Though Putin and his closest supporters may be sympathetic to evocations of Soviet glory, they are certainly no Communists. Alexander Baunov, senior associate of the Carnegie Endowment in Moscow, notes that the reigning ideology in the capital is more imperial than Soviet. “It’s telling,” he said, “that it’s the Communists, and not [Putin’s ruling party] United Russia, who have moved this forward.” If the issue heats up, it may also prove to be a key opportunity for the Communist opposition to motivate its supporters and distinguish itself from the ruling party. At the same time, Baunov noted, Putin abhors any whiff of popular disorder, and the memory of Dzerzhinsky toppling from his pedestal in 1991 is all too reminiscent of more recent events in Kiev. Putting him back may evoke a welcome restoration of stability. “Putin and the people at the top,” Baunov said, “are all divided on this issue.”

As the Moscow Times points out, if the referendum goes ahead, it will be Muscovites’ first experience with direct democracy since the fall of the Soviet Union. What will they have to say? Liberals, of course, are outraged, with Lyudmila Alexeyeva, the 87-year-old head of the Moscow Helsinki Group, threatening to “splash [the statue] with red paint, the color of blood that bloodsucker spilled.” Meanwhile, the main reaction in the social media so far has been outrage — at the referendum’s projected cost. The Kremlin has not commented. Is the issue dead in the water?

Baunov isn’t so sure. While Moscow has the image of a progressive city, he pointed out, it’s also full of civil servants, security service employees and their families, and other “beneficiaries of the regime.” Russia’s confrontation with the West is being trumpeted in the state television day in and day out. It’s possible that memories of Dzerzhinsky, who, the Communists emphasize, also fought against the motherland’s enemies, may in time assume a positive cast.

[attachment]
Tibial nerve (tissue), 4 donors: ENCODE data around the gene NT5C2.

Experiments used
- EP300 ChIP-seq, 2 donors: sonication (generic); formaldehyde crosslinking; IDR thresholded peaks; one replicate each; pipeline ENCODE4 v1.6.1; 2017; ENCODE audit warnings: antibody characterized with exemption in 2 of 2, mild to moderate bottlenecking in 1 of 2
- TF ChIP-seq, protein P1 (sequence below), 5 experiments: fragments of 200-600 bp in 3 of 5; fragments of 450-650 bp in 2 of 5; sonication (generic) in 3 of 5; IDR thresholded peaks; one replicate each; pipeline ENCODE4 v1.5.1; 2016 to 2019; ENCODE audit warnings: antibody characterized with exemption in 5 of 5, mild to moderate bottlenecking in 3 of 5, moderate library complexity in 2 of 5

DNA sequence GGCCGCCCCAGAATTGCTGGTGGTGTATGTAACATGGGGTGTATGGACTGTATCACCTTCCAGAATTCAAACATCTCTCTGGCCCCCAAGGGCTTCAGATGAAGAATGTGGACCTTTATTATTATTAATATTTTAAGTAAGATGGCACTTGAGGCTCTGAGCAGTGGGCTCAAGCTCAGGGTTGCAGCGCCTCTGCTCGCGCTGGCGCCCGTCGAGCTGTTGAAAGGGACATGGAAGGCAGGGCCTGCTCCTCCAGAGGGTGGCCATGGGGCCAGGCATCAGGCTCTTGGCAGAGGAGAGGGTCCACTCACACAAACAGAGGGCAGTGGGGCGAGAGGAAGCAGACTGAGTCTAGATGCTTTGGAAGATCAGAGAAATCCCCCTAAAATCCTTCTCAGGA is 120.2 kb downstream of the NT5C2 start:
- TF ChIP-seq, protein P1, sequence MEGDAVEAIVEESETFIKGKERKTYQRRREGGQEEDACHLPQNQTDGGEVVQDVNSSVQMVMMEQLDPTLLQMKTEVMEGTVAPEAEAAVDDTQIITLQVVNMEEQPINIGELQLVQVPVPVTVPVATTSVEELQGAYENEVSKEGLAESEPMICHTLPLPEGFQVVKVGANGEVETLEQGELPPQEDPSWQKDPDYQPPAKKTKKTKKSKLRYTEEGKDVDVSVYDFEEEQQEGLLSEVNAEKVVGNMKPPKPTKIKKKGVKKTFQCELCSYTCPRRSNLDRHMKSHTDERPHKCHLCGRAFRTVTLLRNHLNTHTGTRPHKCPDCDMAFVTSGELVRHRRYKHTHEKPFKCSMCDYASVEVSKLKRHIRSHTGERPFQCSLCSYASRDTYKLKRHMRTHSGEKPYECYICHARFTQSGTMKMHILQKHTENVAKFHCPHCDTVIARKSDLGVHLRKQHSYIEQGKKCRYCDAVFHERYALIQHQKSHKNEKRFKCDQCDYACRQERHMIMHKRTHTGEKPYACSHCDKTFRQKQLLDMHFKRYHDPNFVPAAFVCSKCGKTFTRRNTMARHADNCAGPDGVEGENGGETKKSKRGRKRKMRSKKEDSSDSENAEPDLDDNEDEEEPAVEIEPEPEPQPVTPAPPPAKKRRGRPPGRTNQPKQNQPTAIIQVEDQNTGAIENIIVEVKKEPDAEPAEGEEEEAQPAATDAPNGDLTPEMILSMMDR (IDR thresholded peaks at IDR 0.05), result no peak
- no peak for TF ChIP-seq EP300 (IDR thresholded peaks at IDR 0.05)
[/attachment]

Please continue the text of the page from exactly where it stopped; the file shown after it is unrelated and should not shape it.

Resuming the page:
There are still several hurdles to clear. In order for the referendum to go ahead, the Communist Party must collect nearly 150,000 signatures in its support within 30 days. In addition, the city council’s initiation of the process was questioned by some observers, who pointed out legal and procedural irregularities. Moscow’s mayor, Sergey Sobyanin — who is seeking to build a reputation of technocratic competence — will probably find the issue an unwelcome distraction, and may seek to quash the project on technical grounds.

But if the referendum moves forward, and Muscovites do get a chance to have their say about Felix Dzerzhinsky, the world will see what 21st century Russians think of their own lost cause.

In the photo, a Communist Party supporter demonstrates near a replica of the Dzerzhinsky statue in central Moscow.
Photo credit: VASILY MAXIMOV/AFP/Getty Images